Bradley Trevor Silver, also known as Bradley Silva, has been disqualified from acting as a director for 14 years, beginning 2 November.
In the days prior to the disqualification hearing, the Insolvency Service’s lawyers were contacted by “Adam Solomans”, who claimed to be a friend of Silver’s, informing them that Silver had committed suicide. However, “Adam Solomans”’ name and signature both featured on a cheque paid into 24/7 London’s bank account which had bounced. In addition he appeared to have shared a mobile telephone number with Silver - who he insisted had died in a car crash - and he stopped responding to emails.
In her Judgement, Registrar Derrett said that she did not accept that Mr Silver had died, and that, in all probability Mr Silver and Mr Solomans were one and the same.
Silver was the sole director of 24/7 London, a sham company wound up in the Public Interest by the Insolvency Service in September 2016. His company contacted various editing and production with forged documents claiming it had worked on contracts on a number of TV shows including Big Brother, Britain’s Got Talent, X-Factor, and The Only Way is Essex.
He also approached a number of banks and credit institutions seeking credit on the back of fictional accounts, and also using forged documents and invoices.
Silver even filed fictitious accounts on behalf of 24/7 London, claiming turnover of £4.7 billion and assets of £2.4 billion, stated to have been audited by Deloitte LLP. Insolvency Service investigators found that Deloitte LLP had not in fact audited the accounts, which in any event contained basic errors. This included presenting numbers in billions, as Silver had headed columns “£’000” by accident, unwittingly inflating figures by a factor of 1,000.
Commenting on the disqualification, Cheryl Lambert, Chief Investigator at the Insolvency Service, said:
This is one of the more bizarre cases of dishonesty and misuse of Limited Liability I have ever come across.
That Mr Silver appears to have tried to fake his own death through suicide in order to avoid disqualification is disgraceful. Directors should be aware that the Insolvency Service will not shy away from confronting dishonesty and removing these people from the marketplace.
Notes to editors
Bradley Trevor Silver, (also known as Bradley Silva), date of birth, March 1968, was registered with Companies House as the sole director of 24/7 London at all times. He was disqualified from acting as a director or being concerned in the promotion, formation or management of a company for a period of 14 years on 11 October 2017. The period of disqualification will commence on 2 November 2017.
24/7 London (GRP) Ltd (Company Registration No. 08225516) was incorporated on 24 September 2012.
24/7 London was wound up in the Public Interest pursuant to an order made on 6 September 2016 under section 124A of the Insolvency Act 1986, on the petition of the Secretary of State for Business Innovation and Skills (as was) and following an investigation by Company Investigations, part of the Insolvency Service.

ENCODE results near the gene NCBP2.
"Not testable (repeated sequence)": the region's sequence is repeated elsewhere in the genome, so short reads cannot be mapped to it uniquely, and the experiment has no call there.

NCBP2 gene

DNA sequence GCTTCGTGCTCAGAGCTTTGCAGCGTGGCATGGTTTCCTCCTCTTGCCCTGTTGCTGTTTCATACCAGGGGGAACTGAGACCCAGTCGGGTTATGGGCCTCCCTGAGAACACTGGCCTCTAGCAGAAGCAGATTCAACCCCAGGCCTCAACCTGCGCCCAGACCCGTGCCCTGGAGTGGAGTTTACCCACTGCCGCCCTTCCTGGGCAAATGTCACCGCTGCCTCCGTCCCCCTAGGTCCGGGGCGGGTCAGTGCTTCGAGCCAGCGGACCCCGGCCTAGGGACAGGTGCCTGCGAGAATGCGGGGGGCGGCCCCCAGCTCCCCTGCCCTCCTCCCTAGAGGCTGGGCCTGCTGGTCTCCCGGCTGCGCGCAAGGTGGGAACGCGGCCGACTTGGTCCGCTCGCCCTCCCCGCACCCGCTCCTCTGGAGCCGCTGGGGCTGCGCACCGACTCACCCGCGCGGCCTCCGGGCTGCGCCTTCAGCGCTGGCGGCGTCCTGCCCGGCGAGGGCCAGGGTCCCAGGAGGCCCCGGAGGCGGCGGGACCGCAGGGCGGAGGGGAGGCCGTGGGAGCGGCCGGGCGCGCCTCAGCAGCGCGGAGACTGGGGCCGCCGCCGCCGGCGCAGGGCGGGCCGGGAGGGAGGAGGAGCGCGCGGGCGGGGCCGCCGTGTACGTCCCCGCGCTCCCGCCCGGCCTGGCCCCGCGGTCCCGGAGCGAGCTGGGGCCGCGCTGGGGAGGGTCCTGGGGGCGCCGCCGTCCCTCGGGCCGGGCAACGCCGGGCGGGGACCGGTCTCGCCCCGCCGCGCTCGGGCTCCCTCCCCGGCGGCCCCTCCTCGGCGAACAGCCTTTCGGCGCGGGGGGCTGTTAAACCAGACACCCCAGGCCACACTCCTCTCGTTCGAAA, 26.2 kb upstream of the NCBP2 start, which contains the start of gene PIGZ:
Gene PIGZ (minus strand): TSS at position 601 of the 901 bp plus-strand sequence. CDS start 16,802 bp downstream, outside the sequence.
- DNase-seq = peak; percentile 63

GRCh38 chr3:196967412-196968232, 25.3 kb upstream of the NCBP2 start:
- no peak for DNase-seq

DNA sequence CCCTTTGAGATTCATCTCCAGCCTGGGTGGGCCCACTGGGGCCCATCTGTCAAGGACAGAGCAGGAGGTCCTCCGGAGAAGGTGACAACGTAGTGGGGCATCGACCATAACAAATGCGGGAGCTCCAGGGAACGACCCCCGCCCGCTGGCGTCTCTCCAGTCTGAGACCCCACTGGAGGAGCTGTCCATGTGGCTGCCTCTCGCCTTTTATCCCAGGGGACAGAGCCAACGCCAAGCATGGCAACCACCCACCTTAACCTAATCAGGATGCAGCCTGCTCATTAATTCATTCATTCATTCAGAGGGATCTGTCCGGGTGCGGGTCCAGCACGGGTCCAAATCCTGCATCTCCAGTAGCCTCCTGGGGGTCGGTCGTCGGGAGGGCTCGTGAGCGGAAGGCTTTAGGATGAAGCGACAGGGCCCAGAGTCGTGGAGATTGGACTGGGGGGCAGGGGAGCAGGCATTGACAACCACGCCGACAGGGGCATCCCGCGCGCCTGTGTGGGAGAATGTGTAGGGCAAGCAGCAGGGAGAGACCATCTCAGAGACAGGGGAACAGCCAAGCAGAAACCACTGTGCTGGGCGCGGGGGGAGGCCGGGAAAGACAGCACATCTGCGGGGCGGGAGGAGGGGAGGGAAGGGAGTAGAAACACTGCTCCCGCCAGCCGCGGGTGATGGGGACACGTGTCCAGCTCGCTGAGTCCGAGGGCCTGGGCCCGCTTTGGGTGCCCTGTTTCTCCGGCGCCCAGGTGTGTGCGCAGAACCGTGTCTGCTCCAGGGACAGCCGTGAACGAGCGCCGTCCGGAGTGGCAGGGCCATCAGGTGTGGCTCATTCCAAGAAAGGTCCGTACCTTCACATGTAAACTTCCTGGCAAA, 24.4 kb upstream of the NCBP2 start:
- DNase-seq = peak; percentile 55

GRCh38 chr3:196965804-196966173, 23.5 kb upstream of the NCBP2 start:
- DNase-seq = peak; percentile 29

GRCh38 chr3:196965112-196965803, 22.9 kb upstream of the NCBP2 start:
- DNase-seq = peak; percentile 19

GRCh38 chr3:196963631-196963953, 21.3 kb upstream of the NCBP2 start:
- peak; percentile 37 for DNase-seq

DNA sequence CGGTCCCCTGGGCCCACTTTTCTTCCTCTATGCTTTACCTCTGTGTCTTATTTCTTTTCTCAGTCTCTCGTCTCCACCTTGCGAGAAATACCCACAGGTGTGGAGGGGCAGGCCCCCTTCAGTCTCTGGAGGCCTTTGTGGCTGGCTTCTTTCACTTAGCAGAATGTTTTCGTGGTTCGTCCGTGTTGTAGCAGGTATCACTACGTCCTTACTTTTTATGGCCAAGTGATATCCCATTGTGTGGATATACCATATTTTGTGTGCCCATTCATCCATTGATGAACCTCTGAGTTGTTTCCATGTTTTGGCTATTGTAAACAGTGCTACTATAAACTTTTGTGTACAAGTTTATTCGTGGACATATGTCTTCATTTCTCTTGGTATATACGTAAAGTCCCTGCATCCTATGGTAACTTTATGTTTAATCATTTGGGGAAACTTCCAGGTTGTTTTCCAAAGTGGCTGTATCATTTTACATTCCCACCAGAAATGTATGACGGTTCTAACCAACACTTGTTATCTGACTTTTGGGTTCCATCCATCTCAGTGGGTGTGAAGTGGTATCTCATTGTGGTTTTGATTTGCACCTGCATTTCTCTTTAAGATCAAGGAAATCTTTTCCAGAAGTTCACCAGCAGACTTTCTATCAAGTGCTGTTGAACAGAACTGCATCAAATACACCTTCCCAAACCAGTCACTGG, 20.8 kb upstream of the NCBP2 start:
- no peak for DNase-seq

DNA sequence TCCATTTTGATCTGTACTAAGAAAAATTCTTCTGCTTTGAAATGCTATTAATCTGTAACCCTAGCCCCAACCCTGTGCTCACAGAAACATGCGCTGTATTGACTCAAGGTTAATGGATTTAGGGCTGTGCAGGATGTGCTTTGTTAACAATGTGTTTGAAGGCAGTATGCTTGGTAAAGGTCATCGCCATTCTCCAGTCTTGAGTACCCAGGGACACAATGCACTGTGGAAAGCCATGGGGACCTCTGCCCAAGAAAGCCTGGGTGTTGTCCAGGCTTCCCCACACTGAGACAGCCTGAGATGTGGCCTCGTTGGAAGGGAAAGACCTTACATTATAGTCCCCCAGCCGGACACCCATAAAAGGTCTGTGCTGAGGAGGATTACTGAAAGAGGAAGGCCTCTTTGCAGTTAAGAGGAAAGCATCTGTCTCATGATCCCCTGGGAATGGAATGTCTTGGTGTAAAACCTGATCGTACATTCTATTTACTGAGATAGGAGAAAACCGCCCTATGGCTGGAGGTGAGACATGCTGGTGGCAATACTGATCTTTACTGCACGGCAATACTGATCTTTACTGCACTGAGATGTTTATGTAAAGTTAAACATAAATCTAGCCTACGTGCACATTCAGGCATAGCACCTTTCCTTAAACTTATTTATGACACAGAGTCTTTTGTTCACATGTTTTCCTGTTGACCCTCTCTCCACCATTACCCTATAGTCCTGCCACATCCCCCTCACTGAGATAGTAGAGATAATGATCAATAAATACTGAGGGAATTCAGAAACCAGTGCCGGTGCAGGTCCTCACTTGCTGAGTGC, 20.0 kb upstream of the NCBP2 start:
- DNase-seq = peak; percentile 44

At the time of its liquidation, 24/7 London’s Registered Office address was Suite 157 Berkeley Square House, Berkeley Square, London W1J 6BD, being a virtual office facility provider.
24/7 London’s only known debts in liquidation relate to a bank overdraft of £15,705.
Silver was also ordered to pay the Secretary of State’s costs of £6,721.74.
A disqualification order has the effect that without specific permission of a court, a person with a disqualification cannot:
- act as a director of a company
- take part, directly or indirectly, in the promotion, formation or management of a company or limited liability partnership
- be a receiver of a company’s property
Persons subject to a disqualification order are bound by a range of other restrictions
The Insolvency Service, an executive agency sponsored by the Department for Business, Energy and Industrial Strategy (BEIS), administers the insolvency regime, and aims to deliver and promote a range of investigation and enforcement activities both civil and criminal in nature, to support fair and open markets. We do this by effectively enforcing the statutory company and insolvency regimes, maintaining public confidence in those regimes and reducing the harm caused to victims of fraudulent activity and to the business community, including dealing with the disqualification of directors in corporate failures.
BEIS’ mission is to build a dynamic and competitive UK economy that works for all, in particular by creating the conditions for business success and promoting an open global economy. The Criminal Investigations and Prosecutions team contributes to this aim by taking action to deter fraud and to regulate the market. They investigate and prosecute a range of offences, primarily relating to personal or company insolvencies.
The agency also authorises and regulates the insolvency profession, assesses and pays statutory entitlement to redundancy payments when an employer cannot or will not pay employees, provides banking and investment services for bankruptcy and liquidation estate funds and advises ministers and other government departments on insolvency law and practice.
Further information about the work of the Insolvency Service, and how to complain about financial misconduct, is available.
You can also follow the Insolvency Service on: